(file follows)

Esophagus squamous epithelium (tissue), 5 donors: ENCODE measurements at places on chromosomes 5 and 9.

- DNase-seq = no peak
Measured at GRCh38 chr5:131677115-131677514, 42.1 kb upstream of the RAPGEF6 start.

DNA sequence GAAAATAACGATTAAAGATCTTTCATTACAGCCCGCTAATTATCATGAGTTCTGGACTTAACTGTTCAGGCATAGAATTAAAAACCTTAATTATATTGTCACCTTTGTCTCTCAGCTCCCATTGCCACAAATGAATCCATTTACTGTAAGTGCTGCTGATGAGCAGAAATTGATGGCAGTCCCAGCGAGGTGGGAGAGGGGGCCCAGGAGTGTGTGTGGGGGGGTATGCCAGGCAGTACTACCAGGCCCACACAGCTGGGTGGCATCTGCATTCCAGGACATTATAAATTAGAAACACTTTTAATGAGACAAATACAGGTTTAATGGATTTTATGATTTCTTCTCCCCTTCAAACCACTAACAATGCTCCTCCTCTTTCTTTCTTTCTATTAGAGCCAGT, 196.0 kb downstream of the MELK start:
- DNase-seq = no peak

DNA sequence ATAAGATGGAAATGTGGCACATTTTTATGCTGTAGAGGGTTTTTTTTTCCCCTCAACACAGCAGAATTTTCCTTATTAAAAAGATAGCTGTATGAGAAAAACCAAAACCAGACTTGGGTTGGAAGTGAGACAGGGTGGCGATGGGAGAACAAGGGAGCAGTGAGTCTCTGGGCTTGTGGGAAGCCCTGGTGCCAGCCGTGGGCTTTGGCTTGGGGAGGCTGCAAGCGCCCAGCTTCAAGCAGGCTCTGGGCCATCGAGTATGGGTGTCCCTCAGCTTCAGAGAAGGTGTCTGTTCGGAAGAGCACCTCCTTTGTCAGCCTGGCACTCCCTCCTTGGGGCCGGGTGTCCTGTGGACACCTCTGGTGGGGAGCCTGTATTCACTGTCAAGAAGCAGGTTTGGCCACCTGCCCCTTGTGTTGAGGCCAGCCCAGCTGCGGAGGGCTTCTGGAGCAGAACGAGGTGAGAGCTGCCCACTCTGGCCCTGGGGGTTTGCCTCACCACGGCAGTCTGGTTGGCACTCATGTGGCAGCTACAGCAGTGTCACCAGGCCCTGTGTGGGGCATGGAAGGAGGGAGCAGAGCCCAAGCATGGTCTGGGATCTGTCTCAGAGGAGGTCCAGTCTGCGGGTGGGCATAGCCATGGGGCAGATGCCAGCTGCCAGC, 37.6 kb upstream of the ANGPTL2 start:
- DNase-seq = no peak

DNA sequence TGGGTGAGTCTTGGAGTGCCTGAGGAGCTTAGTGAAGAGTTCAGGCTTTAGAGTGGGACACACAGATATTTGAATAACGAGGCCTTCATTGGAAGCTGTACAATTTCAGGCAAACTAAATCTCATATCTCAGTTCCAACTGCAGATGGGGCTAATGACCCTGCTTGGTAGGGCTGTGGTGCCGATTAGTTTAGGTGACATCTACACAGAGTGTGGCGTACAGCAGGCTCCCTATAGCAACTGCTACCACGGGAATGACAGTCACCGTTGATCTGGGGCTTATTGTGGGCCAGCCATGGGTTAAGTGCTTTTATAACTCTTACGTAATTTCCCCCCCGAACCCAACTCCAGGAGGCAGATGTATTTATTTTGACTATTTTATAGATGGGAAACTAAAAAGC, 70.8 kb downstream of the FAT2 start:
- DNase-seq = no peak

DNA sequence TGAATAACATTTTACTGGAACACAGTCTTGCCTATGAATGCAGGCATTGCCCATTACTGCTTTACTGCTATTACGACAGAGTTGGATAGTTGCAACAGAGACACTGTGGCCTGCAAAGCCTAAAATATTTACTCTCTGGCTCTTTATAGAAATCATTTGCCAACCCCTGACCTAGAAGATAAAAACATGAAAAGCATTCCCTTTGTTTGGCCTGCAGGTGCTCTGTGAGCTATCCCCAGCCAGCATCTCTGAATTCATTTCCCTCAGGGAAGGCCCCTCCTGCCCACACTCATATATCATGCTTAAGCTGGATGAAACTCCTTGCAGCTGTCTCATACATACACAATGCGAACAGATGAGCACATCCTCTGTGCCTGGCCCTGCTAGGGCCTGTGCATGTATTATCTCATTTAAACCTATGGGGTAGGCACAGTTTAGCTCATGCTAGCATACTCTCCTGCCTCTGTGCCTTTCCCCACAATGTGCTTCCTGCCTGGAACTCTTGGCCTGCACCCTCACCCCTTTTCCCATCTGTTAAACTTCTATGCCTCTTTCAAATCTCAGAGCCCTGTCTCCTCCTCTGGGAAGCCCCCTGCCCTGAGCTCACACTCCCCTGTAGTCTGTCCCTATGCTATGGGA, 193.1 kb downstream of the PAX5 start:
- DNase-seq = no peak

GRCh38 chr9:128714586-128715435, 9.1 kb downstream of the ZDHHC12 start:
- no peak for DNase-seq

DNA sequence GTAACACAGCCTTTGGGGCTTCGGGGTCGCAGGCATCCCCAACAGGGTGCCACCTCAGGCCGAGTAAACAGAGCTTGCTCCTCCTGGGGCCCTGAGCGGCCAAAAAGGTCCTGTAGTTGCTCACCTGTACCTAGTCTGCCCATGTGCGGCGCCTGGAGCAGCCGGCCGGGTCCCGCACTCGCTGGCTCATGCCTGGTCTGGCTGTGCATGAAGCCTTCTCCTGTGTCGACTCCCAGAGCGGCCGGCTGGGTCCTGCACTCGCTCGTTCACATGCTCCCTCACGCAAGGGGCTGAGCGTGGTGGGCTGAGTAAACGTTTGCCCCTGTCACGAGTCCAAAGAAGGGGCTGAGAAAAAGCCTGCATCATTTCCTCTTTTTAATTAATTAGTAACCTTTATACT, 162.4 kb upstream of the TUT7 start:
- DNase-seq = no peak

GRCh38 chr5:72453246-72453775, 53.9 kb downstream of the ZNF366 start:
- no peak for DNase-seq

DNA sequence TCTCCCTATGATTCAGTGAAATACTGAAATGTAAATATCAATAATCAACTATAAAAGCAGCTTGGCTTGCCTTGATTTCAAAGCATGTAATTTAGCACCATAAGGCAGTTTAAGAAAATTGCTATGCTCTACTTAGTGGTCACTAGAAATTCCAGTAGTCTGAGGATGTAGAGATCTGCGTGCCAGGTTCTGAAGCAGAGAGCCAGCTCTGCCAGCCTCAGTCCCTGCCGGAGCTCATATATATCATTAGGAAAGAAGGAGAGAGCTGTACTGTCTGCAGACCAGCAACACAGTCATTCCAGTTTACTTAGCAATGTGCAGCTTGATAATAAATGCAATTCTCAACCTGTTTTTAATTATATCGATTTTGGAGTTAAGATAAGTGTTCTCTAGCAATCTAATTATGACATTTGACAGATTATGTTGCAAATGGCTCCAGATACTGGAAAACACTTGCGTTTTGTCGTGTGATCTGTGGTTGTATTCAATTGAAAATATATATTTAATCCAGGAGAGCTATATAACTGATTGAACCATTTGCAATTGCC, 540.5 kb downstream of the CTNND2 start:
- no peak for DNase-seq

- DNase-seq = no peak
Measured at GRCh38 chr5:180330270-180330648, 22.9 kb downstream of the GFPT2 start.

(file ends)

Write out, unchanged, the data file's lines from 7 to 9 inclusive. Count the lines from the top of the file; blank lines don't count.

- DNase-seq = no peak

DNA sequence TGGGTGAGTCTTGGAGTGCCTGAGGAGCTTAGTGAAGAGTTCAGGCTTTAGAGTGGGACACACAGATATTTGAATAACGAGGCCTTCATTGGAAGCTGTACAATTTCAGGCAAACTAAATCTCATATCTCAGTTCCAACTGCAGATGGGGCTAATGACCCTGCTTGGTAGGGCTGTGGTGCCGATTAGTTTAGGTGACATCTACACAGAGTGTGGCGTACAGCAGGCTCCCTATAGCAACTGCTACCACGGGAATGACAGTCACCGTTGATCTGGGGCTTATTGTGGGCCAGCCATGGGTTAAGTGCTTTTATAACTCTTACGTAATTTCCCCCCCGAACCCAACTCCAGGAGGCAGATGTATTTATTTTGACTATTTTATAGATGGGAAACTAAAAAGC, 70.8 kb downstream of the FAT2 start:
- DNase-seq = no peak